The controversial Stewartry windfarm saga blew up again this week with the unveiling of plans for another 23 massive turbines.
Protesters said the proposals showed a “woeful disregard” for the area.
But the companies behind the developments, one of three and the other of 20 turbines, all of which will be more than 100 metres high, insist their plans are based on feedback and co-operation with local communities.
REG Windpower, behind the smaller operation at Chapman’s Howe between Castle Douglas and Kirkcudbright, pointed out that it trimmed its original plan on the advice of local people by cutting one turbine and lopping seven metres off the height of the remaining three.
And Burcote Wind, which aims to put up 20 at Longburn, east of Carsphairn – all 137 metres from blade tip to ground – maintains it has worked closely with local people to develop a draft business plan outlining how community fund income could be spent.
The arguments cut little ice with opponents who are certain to protest at the planning stage.
Rae Leigh, who set up TW312 with Keith Mycock, believes the Chapman’s Howe application shows a “woeful disregard” towards Stewartry residents.
The campaigner said: “TW312 and local residents are disappointed to see the submission of yet another inappropriate proposal for this locality.
“The Dumfries and Galloway Wind Farm Landscape Capacity Study advises that turbines of 100m to tip are not suitable for this site.
“The submission of this planning application by REG Windpower shows a woeful disregard for local people and the council’s concerns to have in place a fair policy. The offer to return a small portion of consumers’ money by way of community benefits is a disgraceful way to bribe and silence the community.”
But Jim Wood, REG Windpower’s development manager, said: “We have worked hard to design a scheme capable of generating a significant quantity of much-needed renewable energy while limiting the effects on the local environment.
“The community fund associated with Chapman’s Howe could bring real benefits to the area and we look forward to hearing ideas from local residents as to how this money could be spent.”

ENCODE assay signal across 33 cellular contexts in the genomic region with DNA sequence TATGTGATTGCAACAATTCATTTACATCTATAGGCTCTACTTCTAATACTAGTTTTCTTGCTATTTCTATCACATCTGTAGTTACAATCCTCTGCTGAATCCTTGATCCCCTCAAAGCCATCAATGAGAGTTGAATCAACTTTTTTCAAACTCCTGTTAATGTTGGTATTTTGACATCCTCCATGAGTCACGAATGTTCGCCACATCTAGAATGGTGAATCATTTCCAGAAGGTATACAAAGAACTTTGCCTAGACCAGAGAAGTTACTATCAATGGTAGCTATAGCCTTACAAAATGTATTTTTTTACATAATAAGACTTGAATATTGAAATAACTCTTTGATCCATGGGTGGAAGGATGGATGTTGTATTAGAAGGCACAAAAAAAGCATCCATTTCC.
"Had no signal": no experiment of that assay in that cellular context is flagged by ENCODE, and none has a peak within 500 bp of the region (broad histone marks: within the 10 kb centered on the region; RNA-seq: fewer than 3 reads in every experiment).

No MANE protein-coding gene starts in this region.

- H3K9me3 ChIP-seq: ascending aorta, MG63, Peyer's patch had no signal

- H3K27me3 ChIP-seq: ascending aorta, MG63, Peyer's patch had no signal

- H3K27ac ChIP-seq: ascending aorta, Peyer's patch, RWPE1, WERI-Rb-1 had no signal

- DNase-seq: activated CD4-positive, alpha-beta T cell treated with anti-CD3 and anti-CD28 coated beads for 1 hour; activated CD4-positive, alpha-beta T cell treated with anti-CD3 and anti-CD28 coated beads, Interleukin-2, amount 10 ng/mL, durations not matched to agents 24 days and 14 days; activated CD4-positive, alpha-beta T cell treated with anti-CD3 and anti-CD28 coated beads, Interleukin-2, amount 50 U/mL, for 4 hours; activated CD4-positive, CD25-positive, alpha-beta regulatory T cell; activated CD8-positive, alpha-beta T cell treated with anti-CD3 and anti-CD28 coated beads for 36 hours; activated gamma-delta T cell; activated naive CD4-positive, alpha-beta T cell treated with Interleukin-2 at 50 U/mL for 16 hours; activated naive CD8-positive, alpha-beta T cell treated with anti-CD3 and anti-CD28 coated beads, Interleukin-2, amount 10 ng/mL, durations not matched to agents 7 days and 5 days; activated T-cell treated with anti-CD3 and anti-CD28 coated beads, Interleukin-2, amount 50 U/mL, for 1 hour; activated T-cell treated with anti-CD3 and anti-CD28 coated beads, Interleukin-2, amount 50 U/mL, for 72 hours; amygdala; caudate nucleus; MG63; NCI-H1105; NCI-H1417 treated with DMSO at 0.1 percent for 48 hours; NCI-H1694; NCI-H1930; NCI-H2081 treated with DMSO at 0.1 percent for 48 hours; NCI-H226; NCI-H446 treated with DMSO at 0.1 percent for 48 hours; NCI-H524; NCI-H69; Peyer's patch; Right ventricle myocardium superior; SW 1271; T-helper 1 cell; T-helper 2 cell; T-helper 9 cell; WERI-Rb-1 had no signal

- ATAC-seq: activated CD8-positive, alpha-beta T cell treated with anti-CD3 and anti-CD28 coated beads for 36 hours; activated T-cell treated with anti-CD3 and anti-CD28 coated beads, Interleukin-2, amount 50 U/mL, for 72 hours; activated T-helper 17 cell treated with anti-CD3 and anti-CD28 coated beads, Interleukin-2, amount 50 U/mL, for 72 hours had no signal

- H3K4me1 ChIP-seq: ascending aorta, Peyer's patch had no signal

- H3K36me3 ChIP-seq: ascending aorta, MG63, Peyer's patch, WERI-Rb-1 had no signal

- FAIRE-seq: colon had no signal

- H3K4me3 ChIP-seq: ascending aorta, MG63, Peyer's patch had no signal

The developers claim the site could power nearly 5,000 homes and generate close to £1 million for local projects.
Burcote argues their development could power more than 40,000 homes and generate as much as £9 million for local projects over its lifetime.
And they have challenged the well-used claim that windfarms destroy the tourism business by suggesting the project has the potential to support the region as well as create skills, generate jobs and significant economic opportunities.
Chairman Graham Brown said: “We’ve been delighted with the ideas, advice and feedback of local people regarding our Longburn windfarm proposal, all of which have helped shape the planning application we have now submitted.
“We have worked very hard over the past 12 months to understand the needs and concerns of the local community in Carsphairn and the surrounding area.
“This has fed directly into the final layout and draft community development business plan accompanying the application.
“We’ve spoken to a broad range of individuals and local groups to get their suggestions and input.
“This has included working closely with the local heritage group to explore how the archaeological heritage adjacent to the windfarm can be protected and made more of a feature of interest for visitors to the area, as part of the development.”
The community benefit fund, he said, could produce £360,000 per year over the 25-year lifetime of the wind farm.
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